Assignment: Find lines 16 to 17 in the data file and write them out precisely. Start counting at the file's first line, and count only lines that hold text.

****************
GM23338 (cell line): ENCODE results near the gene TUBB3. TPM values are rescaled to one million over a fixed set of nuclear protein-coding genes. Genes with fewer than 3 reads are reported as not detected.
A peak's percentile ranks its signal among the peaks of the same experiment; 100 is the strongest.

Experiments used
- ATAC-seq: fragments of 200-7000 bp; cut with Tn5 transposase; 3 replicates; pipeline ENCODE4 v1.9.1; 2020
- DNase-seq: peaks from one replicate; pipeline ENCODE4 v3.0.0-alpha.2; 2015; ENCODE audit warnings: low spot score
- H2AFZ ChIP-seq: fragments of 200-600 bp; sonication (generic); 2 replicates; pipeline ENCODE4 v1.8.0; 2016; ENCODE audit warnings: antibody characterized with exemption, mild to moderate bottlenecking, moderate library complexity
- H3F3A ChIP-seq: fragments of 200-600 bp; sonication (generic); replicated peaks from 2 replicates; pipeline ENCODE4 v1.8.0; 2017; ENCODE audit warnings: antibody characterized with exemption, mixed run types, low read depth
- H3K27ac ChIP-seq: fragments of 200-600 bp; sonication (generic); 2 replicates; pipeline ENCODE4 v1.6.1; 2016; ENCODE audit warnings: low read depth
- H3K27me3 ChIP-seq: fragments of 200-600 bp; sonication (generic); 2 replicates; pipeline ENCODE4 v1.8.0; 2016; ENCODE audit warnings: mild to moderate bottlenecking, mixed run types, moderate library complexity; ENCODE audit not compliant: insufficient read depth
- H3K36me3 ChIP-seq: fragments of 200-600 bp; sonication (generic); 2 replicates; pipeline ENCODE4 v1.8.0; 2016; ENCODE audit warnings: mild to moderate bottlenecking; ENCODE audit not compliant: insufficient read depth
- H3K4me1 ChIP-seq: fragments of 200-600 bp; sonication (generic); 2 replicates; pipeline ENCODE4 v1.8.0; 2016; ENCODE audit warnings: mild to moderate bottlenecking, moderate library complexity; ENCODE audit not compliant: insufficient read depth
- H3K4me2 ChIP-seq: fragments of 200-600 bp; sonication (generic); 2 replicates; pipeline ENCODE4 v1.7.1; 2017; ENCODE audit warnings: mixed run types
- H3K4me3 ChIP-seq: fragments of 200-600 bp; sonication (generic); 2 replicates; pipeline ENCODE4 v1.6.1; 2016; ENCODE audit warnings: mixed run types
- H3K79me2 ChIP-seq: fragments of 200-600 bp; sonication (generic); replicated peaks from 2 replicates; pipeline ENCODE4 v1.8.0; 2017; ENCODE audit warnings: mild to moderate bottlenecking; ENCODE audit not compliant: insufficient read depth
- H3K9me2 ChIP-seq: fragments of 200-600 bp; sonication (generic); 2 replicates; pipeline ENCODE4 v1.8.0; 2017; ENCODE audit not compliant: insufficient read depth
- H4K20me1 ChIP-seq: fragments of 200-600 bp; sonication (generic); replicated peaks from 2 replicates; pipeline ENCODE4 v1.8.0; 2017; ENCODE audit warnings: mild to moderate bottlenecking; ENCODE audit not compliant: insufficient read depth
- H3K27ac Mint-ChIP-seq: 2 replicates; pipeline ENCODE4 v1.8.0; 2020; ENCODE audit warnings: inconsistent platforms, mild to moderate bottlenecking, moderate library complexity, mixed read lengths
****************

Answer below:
- H4K20me1 ChIP-seq: fragments of 200-600 bp; sonication (generic); replicated peaks from 2 replicates; pipeline ENCODE4 v1.8.0; 2017; ENCODE audit warnings: mild to moderate bottlenecking; ENCODE audit not compliant: insufficient read depth
- H3K27ac Mint-ChIP-seq: 2 replicates; pipeline ENCODE4 v1.8.0; 2020; ENCODE audit warnings: inconsistent platforms, mild to moderate bottlenecking, moderate library complexity, mixed read lengths